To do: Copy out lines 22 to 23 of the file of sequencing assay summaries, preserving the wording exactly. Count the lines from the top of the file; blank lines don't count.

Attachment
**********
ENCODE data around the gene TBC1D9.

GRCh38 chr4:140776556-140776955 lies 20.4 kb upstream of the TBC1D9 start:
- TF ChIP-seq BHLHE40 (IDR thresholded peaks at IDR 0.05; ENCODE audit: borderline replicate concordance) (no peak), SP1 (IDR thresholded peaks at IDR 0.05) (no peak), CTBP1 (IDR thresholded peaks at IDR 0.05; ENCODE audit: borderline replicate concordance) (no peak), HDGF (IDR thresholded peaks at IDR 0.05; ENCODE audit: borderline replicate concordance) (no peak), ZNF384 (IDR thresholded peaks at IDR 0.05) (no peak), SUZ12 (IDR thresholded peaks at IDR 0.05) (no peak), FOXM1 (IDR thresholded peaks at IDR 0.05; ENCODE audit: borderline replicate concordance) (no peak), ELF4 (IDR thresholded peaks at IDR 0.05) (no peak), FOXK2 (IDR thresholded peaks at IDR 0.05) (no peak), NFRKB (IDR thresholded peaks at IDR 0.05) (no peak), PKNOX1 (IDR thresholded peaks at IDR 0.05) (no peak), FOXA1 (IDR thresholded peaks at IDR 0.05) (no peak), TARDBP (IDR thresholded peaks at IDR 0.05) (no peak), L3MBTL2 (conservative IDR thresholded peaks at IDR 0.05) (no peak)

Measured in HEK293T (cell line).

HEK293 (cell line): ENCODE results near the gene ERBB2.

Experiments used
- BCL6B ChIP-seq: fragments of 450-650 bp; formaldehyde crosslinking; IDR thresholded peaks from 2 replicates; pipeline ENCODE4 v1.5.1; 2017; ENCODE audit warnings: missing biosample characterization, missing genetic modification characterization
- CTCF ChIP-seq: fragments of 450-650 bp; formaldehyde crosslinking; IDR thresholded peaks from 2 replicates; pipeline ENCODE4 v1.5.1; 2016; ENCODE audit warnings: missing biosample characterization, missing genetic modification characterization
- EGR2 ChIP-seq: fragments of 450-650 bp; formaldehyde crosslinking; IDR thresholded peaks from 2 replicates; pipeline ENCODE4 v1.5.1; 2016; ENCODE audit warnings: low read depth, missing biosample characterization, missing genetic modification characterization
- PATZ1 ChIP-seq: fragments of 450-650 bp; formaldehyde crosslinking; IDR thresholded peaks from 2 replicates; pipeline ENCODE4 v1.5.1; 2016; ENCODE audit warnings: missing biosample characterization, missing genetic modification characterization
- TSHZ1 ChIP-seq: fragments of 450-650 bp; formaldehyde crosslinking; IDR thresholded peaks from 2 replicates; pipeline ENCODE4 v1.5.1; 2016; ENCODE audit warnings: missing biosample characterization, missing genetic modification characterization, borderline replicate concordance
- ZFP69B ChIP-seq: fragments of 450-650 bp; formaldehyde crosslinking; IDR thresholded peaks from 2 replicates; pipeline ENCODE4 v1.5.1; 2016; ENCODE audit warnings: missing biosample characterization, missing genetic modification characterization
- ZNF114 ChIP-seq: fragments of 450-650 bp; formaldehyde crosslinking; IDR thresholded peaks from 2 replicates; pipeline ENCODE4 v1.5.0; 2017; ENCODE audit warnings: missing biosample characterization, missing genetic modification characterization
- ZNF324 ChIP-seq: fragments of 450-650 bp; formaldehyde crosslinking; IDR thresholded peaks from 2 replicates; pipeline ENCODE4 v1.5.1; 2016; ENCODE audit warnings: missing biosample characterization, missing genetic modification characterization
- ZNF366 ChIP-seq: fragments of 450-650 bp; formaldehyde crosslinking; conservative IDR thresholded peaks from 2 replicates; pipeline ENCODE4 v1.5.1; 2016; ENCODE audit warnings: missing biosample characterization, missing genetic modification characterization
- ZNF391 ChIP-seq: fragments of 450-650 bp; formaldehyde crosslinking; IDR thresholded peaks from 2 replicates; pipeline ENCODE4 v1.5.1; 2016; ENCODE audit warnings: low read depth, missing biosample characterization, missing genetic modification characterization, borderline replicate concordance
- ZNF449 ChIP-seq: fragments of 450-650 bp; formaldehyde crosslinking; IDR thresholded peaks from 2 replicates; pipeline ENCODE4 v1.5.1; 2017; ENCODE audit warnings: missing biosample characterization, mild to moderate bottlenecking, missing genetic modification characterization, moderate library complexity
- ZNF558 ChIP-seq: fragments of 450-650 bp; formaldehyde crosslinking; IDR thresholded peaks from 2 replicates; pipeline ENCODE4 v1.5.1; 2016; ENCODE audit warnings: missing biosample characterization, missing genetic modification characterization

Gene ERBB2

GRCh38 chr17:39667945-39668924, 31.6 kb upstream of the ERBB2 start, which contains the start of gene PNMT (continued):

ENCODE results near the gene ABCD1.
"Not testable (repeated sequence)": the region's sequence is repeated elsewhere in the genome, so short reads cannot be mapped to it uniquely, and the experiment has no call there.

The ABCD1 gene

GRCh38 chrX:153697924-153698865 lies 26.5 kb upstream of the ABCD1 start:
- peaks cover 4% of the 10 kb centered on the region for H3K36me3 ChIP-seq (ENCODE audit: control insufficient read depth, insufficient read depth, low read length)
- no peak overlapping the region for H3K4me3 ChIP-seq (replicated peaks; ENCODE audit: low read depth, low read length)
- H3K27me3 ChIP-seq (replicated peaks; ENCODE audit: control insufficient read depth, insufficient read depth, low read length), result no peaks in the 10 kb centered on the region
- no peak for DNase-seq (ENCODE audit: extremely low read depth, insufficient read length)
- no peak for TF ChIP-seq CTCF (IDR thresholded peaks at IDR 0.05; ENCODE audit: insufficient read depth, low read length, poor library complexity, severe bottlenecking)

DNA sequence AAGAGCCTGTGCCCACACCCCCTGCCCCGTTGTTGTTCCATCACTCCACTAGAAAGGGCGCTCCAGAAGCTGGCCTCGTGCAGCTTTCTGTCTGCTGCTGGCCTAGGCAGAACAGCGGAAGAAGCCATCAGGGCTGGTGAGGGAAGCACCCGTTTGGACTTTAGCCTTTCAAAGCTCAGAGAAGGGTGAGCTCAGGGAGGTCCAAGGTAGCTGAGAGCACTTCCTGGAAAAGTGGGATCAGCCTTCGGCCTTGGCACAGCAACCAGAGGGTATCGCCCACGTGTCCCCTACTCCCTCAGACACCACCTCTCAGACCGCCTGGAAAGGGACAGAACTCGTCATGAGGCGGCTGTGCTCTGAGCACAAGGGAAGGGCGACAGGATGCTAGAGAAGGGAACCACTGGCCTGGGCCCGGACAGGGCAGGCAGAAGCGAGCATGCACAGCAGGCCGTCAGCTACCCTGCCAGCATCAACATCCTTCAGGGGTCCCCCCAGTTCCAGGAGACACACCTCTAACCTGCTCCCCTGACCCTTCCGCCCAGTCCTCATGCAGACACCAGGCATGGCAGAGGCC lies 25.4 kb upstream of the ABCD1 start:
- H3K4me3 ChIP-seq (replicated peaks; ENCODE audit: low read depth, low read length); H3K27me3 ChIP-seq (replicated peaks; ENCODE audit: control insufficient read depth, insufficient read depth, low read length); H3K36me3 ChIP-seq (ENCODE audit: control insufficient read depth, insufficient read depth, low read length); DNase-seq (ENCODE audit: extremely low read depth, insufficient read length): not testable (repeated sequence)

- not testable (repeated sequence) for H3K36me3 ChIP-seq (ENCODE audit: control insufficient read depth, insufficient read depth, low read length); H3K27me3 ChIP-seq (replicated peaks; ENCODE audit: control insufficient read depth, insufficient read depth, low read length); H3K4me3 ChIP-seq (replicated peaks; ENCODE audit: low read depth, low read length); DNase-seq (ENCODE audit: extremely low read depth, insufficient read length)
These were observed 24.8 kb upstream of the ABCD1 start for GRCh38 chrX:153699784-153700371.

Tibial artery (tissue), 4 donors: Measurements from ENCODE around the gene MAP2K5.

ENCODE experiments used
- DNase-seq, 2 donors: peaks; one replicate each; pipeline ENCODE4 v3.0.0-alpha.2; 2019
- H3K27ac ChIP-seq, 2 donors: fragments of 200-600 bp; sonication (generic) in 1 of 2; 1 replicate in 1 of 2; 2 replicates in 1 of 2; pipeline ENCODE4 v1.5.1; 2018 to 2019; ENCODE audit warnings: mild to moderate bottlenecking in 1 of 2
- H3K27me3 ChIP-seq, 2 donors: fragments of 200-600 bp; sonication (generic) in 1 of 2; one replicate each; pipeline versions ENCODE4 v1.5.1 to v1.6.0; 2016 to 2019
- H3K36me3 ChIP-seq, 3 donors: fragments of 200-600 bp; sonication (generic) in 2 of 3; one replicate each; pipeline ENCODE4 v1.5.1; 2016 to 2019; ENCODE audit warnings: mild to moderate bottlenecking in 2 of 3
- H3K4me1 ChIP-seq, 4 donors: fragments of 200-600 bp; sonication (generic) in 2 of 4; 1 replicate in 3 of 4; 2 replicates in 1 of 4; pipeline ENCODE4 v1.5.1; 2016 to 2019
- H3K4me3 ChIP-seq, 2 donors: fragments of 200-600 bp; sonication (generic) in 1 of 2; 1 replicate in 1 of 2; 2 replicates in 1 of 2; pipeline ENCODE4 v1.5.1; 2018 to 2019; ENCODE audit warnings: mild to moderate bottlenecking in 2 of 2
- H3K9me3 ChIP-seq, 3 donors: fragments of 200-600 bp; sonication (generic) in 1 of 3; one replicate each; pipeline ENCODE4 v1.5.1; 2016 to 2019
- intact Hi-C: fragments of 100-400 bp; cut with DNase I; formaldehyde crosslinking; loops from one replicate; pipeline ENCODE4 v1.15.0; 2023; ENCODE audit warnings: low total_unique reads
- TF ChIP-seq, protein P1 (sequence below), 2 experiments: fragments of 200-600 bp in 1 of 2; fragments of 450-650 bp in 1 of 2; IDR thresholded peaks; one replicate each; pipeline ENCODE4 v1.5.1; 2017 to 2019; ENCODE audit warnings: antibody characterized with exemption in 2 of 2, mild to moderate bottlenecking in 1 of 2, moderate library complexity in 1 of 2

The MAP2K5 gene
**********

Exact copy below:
"Not testable (repeated sequence)": the region's sequence is repeated elsewhere in the genome, so short reads cannot be mapped to it uniquely, and the experiment has no call there.

The ABCD1 gene